All EU migrants are not equal when it comes to residency rights, writes Isabel Shutes, Assistant Professor of Social Policy at the LSE. The unpaid labour of women with young children, who take time out of paid work to look after them, is not recognised as “genuine and effective work” in EU case law. Consequently, they are at greater risk of losing their status as ‘workers’ and have to rely on having a partner who is a working EU citizen or being self-sufficient to claim residence rights. Brexit negotiators must avoid putting an extra, gendered burden on these women to prove their right to stay.
Free movement is a critical issue in the Brexit negotiations, and the future rights of EU nationals living in the UK are of prominent concern. But it is, already, much less free for some than for others.
All EU nationals have a right ‘to move and reside freely’ within the EU (Article 21, Treaty on the Functioning of the European Union). However, they are not all equal in terms of their residence rights after moving to another member state. EU citizens have different conditions attached to their right to reside depending on their status as a worker, self-sufficient person or family member of an EU citizen (Directive 2004/38). Moreover, these statuses and conditions have consequences for the social rights of EU citizens, and for claiming permanent residency – consequences that are gendered (Shutes and Walker, 2017).
Looking at free movement from a gender perspective requires examining the ways in which these categories and conditions – in relation to work, self-sufficiency and family – are gendered.
As regards the category of ‘worker’, the definition of work, which rests on EU case law, is exclusive to those engaged in paid work (Case 66/85 Lawrie-Blum v Land Baden-Württemberg  ECR 2121) that is considered ‘genuine and effective’ (Case 53/81 Levin v Staatssecretaris van Justitie  ECR 1035). While unpaid care for family members strongly shapes migration decision-making within Europe (Ackers 2004, Ryan et al. 2009), free movement law has consistently disregarded unpaid care work as non-economic activity (O’Brien 2013). Unpaid care forms a very limited basis for the rights of EU citizenship (Ackers 2004). The status of carer is not included among the categories of mobile EU citizens who have residence rights (Article 7, Directive 2004/38). And unpaid care is excluded from the definition of work – the labour of those engaged in unpaid care activities is not recognised as ‘genuine and effective work’ – on which basis EU citizens can claim the status of worker. While the EU citizen may access residence rights as a primary carer of a child in education, those rights are derived from the rights of the child of an EU migrant worker to education in a member state (Article 10, Regulation 495/2011). EU citizens with younger children have no such rights. Furthermore, the primary carer does not have a right to permanent residence.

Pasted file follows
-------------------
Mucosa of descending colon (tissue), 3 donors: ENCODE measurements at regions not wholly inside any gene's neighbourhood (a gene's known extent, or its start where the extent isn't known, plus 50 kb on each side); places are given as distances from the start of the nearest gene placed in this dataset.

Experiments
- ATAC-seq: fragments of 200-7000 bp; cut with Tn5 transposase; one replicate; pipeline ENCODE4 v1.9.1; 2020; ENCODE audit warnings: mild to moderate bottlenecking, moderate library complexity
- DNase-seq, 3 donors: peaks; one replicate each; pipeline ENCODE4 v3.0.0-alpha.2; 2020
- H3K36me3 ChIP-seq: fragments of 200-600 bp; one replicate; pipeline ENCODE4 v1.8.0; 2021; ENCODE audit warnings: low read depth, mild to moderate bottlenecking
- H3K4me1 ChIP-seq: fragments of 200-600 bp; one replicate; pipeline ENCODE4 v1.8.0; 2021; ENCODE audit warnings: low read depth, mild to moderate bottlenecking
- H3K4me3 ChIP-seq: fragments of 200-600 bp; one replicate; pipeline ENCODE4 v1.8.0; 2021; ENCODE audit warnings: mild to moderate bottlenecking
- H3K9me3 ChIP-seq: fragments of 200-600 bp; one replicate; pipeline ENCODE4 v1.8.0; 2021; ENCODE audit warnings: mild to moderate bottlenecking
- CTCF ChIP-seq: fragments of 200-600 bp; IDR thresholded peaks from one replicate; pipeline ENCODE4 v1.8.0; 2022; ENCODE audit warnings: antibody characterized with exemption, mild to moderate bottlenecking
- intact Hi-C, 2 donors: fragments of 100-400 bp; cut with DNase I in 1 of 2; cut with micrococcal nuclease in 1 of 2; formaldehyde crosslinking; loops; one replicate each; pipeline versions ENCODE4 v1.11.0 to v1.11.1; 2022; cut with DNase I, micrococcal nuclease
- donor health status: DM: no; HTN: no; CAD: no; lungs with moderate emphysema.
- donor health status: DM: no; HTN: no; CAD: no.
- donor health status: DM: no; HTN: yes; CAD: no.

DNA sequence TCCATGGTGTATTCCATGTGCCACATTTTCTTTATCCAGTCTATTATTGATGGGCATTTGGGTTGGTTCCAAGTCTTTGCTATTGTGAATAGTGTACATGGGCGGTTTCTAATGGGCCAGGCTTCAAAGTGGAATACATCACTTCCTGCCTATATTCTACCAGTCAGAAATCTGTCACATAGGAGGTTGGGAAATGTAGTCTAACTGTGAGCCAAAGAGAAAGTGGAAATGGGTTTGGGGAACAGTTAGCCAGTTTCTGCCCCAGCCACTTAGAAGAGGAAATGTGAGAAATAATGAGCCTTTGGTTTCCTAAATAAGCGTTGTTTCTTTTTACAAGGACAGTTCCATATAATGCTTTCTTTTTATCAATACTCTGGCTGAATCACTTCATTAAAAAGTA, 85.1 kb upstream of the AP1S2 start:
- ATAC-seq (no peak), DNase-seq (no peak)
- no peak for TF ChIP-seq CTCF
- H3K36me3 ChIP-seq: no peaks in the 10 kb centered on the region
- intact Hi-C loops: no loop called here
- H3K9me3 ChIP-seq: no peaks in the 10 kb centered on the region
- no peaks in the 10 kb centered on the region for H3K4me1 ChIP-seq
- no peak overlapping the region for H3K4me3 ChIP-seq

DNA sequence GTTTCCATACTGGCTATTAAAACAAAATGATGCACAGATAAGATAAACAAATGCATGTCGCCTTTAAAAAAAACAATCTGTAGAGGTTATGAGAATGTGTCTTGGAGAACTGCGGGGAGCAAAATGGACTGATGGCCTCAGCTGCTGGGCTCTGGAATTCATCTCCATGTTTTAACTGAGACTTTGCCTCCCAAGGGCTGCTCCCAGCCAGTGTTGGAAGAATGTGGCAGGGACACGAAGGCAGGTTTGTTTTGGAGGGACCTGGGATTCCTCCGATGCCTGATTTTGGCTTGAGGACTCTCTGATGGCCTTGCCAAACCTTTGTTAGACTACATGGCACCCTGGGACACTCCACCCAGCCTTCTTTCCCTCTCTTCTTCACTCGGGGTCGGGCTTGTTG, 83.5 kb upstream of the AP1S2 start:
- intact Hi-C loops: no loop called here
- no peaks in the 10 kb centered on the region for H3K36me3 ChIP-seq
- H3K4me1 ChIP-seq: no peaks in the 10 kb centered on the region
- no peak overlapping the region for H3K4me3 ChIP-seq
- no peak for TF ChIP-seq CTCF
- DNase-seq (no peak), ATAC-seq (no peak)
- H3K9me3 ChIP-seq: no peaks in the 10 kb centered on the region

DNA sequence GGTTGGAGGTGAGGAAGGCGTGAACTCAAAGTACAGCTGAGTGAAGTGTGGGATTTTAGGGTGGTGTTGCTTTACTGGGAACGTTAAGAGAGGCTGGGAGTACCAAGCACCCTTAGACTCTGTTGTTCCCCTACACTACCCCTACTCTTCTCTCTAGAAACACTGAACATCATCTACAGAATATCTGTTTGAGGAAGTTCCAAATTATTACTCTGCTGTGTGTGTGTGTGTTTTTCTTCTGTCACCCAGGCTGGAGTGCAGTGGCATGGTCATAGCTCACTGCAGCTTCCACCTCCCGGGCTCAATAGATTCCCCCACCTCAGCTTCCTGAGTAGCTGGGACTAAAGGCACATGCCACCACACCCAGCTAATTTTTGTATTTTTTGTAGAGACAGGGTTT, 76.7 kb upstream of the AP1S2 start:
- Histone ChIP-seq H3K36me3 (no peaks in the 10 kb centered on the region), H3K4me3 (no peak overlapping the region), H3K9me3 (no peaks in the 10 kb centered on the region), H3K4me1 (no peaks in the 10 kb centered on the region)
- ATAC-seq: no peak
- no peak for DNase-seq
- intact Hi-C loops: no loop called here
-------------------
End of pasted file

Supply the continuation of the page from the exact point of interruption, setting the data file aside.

Disregarding care is, in itself, gendered in terms of its under-valuation. However, making residence contingent on work, self-sufficiency or family status is also likely to contribute to gender and income-based inequalities in access to security of legal residence among EU nationals in the UK.
Unpaid childcare is ‘not genuine and effective work’
Our research, which involved interviews with providers of advice services to EU nationals and interviews with female EU nationals living in the UK (Shutes and Walker, 2017), found that women are at risk of exclusion from residence and social rights as ‘workers’ because the type of work in which they are engaged is not recognised as ‘genuine and effective work’ and/or because having children negatively impacts on their employment. In those cases, women are largely dependent on being the spouse/partner of an EU citizen in work to access residence rights. But their partner may not be an EU citizen who has moved to the UK – they may be in a relationship with a British or non-EU national – or they may be a lone parent who is unable to access rights and other resources via a spouse/partner, whatever their nationality. In the absence of work or marriage/partnership to the ‘right kind’ of citizen, women are faced with the burden of providing evidence that they are self-sufficient. They are, in effect, penalised for gender inequalities in work, care, and income.